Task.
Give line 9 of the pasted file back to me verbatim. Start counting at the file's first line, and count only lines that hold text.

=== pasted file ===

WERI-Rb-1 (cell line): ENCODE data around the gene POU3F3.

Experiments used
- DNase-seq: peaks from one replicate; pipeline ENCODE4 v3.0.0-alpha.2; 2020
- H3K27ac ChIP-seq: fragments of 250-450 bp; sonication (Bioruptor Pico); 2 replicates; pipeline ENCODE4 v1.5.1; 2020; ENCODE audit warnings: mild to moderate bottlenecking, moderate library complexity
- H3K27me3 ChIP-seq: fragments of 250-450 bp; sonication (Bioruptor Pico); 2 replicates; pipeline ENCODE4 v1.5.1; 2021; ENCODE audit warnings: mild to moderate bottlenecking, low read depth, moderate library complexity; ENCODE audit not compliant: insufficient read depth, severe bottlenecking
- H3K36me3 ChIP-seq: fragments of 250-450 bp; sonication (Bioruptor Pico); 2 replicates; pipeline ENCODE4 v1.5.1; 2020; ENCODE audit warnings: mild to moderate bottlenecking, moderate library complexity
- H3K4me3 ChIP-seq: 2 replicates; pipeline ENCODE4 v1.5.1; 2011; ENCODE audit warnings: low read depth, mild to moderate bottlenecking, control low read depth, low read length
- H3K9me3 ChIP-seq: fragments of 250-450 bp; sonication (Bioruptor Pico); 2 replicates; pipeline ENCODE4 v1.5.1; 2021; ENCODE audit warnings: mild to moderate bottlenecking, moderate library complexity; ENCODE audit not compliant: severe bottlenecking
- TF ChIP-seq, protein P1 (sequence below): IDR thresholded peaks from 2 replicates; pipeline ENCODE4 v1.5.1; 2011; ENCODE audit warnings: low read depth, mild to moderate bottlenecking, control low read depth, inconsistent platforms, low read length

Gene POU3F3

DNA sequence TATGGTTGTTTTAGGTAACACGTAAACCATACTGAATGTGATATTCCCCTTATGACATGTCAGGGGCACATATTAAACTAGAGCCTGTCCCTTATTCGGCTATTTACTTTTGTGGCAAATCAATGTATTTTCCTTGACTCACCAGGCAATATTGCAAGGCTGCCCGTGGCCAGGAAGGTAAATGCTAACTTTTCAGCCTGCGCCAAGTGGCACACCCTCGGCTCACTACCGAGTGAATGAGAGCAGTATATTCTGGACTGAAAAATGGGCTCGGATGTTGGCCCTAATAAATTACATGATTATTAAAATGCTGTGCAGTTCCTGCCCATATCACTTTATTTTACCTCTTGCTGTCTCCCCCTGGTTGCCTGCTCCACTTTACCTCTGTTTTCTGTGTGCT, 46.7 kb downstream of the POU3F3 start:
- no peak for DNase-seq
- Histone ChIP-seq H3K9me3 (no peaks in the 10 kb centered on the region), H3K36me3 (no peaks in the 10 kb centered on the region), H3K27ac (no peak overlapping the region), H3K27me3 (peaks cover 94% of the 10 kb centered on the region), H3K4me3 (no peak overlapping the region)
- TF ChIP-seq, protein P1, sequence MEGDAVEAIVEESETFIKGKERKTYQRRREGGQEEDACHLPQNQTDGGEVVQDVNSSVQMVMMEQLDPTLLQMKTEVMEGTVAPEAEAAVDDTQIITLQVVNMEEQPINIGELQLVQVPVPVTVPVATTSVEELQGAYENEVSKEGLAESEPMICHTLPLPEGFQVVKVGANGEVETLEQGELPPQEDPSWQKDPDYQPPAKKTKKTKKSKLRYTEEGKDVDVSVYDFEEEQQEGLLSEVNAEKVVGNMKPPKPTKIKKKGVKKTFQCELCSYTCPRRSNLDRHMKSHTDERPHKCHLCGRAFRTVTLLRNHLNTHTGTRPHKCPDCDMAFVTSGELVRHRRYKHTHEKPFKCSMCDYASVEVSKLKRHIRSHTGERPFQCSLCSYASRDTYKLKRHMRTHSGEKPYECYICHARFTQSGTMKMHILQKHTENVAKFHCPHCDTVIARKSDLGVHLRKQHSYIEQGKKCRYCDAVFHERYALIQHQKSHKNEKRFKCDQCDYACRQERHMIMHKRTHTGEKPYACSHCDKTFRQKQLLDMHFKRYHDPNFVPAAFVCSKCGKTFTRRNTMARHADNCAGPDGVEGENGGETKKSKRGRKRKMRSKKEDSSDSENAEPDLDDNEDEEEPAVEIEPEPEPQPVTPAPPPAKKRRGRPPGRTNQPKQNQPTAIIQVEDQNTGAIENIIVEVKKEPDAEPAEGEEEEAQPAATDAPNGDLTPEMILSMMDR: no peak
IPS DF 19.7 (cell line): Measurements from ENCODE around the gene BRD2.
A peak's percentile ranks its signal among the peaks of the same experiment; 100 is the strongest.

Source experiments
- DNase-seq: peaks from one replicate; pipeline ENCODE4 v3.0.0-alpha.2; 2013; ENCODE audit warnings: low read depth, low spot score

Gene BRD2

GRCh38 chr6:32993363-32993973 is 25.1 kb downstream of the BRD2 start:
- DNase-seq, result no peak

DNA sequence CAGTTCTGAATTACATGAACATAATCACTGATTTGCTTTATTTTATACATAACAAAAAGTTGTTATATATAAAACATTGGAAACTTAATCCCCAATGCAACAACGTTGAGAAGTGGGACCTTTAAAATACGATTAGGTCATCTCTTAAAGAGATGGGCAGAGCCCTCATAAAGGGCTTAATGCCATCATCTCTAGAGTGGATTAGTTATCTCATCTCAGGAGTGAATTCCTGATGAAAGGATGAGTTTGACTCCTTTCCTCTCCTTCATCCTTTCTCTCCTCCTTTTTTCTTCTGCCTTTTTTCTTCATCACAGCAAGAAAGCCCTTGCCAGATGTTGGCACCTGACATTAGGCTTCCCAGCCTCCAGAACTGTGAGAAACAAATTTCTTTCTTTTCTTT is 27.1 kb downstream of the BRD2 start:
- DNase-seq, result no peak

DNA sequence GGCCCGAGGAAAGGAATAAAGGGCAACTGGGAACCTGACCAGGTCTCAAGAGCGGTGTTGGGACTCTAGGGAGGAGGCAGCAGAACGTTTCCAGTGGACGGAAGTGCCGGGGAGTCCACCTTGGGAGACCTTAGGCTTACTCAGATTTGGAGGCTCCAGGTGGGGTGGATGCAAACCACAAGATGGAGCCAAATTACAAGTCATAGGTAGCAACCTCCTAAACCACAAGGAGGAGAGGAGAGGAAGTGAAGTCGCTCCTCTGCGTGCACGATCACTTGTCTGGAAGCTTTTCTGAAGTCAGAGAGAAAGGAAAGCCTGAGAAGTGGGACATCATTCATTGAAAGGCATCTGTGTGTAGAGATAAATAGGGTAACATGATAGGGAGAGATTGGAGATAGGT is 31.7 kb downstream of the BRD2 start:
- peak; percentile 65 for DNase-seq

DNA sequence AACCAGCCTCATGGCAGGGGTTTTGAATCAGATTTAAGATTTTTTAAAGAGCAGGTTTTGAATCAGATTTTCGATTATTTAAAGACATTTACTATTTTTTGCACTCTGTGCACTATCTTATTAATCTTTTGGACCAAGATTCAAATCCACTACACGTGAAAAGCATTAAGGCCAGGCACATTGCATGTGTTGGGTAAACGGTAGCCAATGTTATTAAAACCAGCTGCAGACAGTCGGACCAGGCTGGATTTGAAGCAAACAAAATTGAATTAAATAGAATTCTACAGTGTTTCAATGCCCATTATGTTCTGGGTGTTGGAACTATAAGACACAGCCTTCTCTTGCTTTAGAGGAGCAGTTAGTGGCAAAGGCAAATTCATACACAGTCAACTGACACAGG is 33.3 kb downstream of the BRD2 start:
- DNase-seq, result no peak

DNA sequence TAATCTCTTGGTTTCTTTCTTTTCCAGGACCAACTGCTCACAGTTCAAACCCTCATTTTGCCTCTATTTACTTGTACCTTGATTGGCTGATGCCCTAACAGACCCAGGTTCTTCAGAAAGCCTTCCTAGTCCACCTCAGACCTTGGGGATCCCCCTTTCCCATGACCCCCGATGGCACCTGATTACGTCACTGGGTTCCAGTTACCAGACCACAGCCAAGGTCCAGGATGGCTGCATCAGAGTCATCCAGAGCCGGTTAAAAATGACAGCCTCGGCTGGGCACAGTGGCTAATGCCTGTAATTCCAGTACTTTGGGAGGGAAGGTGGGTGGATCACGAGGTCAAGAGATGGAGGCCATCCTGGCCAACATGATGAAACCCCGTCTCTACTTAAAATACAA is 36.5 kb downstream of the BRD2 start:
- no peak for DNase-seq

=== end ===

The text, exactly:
- TF ChIP-seq, protein P1 (sequence below): IDR thresholded peaks from 2 replicates; pipeline ENCODE4 v1.5.1; 2011; ENCODE audit warnings: low read depth, mild to moderate bottlenecking, control low read depth, inconsistent platforms, low read length